Monday, January 10, 2011
17/52 Mildred Weber
So far in this project, I've had the opportunity to photograph 18 different people in 18 different environments. I've found myself in restaurant kitchens and people's living rooms. Shooting snippets of every day life and people on the ascent to big things. But by far the shoot that has meant the most to me is this one, my own Grandmother.
Oh, and this week we have a co-star.
Mildred Weber is my Grandmother. When I was young, I knew her as a woman who cared for me dearly and did everything within her power to make me happy. As an adult, I've come to see her not just as someone who watches over me and cares for me, but also as an individual. Fiercely resolute and independent, tenacious, and very, very strong. At times her genuine concern for those about whom she cares can come across as a nervous energy. In reality, it's nothing more than the manifestation of just how important her family is to her. She has lived through a lot, and although she would likely tell you otherwise, her vitality is still very tangible. She recalls memories of good times past not with melancholic sentimentality, but rather with a graciousness that she's lived a life in the presence of such good people. I'm lucky to not only know her, but to also know that I draw my roots from her as well. If I'm lucky I've inherited from her some of the same traits by which she has and continues to successfully navigate the challenges of life.
For this shoot I planned to rely heavily on using the ring flash as a fill. My approach was very much informed by an article written by the strobist last august. My key would be off axis enough to really rely on the ring flash providing much of the exposure, as well as maintaining a flattering quality to the light. This picture shows the placement of the key.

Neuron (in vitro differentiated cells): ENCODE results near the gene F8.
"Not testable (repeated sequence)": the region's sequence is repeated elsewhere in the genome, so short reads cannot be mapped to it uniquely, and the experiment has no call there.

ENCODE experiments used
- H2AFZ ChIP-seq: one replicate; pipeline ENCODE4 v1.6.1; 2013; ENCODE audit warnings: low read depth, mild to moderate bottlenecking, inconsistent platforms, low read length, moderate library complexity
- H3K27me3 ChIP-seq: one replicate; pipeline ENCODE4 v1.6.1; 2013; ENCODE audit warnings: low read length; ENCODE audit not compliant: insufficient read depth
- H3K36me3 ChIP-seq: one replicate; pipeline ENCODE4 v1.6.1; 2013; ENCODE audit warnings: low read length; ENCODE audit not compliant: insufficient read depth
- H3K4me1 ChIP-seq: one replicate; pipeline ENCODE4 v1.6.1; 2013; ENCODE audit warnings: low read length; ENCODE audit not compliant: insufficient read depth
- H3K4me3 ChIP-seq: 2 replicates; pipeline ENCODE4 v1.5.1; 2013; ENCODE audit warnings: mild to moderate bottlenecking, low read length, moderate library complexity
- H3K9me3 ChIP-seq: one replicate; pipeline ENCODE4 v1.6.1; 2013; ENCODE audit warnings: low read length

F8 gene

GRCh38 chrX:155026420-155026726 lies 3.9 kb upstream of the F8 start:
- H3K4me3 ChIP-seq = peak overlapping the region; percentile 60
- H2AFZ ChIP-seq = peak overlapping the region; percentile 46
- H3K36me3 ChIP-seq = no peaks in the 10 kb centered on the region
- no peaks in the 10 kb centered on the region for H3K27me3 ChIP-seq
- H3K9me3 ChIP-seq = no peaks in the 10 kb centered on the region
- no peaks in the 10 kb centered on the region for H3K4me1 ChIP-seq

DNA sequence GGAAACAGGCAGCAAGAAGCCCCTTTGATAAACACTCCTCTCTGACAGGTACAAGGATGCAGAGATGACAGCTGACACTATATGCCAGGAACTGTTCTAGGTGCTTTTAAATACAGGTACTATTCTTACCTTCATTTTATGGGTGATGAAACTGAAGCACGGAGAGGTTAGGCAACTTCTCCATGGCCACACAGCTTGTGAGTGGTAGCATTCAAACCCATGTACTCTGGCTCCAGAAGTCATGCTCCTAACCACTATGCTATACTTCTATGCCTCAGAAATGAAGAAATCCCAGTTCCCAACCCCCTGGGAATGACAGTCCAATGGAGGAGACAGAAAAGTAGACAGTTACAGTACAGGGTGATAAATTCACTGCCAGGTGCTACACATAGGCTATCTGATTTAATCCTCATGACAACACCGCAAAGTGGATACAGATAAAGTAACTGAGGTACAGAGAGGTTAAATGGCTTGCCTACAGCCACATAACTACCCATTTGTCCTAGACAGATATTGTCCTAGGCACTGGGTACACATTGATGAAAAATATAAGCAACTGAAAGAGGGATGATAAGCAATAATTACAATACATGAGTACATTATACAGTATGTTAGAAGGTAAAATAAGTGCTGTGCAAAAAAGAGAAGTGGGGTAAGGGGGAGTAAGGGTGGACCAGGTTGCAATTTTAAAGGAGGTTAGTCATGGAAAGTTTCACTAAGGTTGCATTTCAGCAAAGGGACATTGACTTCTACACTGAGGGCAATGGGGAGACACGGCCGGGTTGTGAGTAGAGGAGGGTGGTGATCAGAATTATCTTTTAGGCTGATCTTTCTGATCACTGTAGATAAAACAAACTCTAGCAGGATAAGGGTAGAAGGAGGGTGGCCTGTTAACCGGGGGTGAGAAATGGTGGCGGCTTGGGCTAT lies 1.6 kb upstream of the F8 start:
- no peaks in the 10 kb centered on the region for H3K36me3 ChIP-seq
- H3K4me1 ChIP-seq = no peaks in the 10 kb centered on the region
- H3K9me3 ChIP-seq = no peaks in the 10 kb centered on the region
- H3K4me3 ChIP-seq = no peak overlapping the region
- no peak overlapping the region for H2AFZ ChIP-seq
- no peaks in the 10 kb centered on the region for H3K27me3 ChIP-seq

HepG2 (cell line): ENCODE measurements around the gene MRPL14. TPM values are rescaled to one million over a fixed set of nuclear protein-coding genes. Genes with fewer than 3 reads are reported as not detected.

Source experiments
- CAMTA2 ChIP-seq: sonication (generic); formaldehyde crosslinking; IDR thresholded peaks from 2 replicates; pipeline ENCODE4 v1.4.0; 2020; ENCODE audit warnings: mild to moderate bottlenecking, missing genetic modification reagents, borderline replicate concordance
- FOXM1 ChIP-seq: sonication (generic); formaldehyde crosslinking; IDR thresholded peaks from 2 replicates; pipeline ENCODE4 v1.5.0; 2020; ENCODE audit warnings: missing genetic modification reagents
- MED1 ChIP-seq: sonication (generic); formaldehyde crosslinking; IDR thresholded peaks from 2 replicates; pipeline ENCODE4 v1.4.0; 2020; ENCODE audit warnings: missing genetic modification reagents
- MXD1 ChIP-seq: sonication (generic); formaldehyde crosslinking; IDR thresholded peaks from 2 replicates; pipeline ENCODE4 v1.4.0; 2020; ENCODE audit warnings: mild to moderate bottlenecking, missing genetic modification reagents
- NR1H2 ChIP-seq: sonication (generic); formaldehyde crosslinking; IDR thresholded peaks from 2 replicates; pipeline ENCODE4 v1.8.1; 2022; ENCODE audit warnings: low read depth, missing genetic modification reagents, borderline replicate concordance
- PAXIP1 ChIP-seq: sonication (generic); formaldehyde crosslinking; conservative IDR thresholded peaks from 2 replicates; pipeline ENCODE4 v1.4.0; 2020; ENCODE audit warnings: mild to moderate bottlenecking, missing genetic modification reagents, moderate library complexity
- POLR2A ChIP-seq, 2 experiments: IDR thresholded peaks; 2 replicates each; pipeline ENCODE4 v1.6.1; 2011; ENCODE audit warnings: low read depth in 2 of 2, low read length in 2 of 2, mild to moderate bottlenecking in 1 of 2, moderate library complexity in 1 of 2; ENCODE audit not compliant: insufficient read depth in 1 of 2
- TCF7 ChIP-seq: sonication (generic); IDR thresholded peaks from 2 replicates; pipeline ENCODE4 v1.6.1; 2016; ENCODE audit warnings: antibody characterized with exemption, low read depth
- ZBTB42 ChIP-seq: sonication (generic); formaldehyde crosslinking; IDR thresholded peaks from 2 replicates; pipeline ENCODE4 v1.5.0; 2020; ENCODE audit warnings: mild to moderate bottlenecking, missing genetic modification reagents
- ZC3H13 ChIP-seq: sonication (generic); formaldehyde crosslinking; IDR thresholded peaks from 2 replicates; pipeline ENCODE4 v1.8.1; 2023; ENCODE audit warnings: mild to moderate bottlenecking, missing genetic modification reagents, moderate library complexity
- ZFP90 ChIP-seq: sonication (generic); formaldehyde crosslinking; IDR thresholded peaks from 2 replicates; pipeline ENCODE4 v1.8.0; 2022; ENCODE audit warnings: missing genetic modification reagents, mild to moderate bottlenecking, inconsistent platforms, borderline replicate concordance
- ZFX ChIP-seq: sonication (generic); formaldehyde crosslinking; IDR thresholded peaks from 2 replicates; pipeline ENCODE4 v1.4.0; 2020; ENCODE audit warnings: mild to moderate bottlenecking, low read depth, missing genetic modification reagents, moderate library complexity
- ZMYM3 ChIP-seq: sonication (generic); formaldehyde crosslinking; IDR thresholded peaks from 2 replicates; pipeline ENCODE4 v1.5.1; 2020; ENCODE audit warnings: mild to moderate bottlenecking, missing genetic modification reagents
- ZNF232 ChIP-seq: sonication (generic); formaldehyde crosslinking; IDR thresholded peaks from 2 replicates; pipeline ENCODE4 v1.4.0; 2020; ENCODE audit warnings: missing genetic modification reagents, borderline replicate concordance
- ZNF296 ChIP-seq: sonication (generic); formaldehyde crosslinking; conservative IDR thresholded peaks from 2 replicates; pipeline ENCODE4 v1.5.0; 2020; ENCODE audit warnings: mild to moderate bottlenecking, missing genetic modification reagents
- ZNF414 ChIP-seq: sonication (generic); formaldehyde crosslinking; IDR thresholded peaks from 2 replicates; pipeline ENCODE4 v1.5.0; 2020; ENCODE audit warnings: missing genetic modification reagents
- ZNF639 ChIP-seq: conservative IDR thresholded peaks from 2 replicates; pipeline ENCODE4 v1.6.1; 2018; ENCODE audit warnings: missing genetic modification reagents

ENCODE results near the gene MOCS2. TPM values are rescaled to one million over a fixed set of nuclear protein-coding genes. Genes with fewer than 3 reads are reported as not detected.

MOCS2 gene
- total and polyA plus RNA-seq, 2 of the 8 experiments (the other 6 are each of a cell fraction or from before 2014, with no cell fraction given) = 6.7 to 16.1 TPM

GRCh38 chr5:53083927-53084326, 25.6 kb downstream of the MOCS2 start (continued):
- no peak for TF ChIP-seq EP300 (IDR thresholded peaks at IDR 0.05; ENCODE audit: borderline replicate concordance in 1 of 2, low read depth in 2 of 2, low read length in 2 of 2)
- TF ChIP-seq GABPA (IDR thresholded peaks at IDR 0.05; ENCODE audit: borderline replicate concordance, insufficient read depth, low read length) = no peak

I was really worried about speculars on her glasses, but by having her not face me directly it ended up not being that big of a problem. I also drew in a lot of ambient light from the room, and tried to preserve the room's warmth. I gelled the key 3/4 CTO and the ring flash 1/2, allowing me to cool down the final color balance yet still maintaining the warm glow of the lamp. Here's an ambient exposure of the lamp only.
Speaking of ambient light, the final photo contains a bit of fake ambient light. What do you mean, fake ambient light? Well, it's funny you should ask. I'll explain.
The light coming in the window in the entry way to the right of the photo looked really nice, very cool compared to the warm interior light and my strobes. Only problem was, there wasn't enough of it. So I threw an SB-600 in the hallway and pointed it at the ceiling to provide an even exposure. Only problem was, i couldn't get it dim enough. I ended up covering it up with a two-stop ND filter and it balanced out very nicely at minimum power.
As of yet I haven't mentioned someone to whom much deserved credit is due. Presenting: my Grandma's dog Cher.
As evidenced by this last photo, our shoot definitely tried on Cher's patience. This was one of the later shots, and by this point she was obviously over the flashes and all the commotion disturbing her otherwise peaceful domain. As she usually displays an aversion to being photographed, she did a very good job.
SB-800 camera right with 3/4 CTO gel through white-over-silver umbrella
SB-800 on camera with 1/2 CTO gel through rayflash ring adapter
SB-600 back camera right with .6 ND gel bounced off ceiling
1/30 f/3.2 at ISO 400
Nikon 35 f/1.8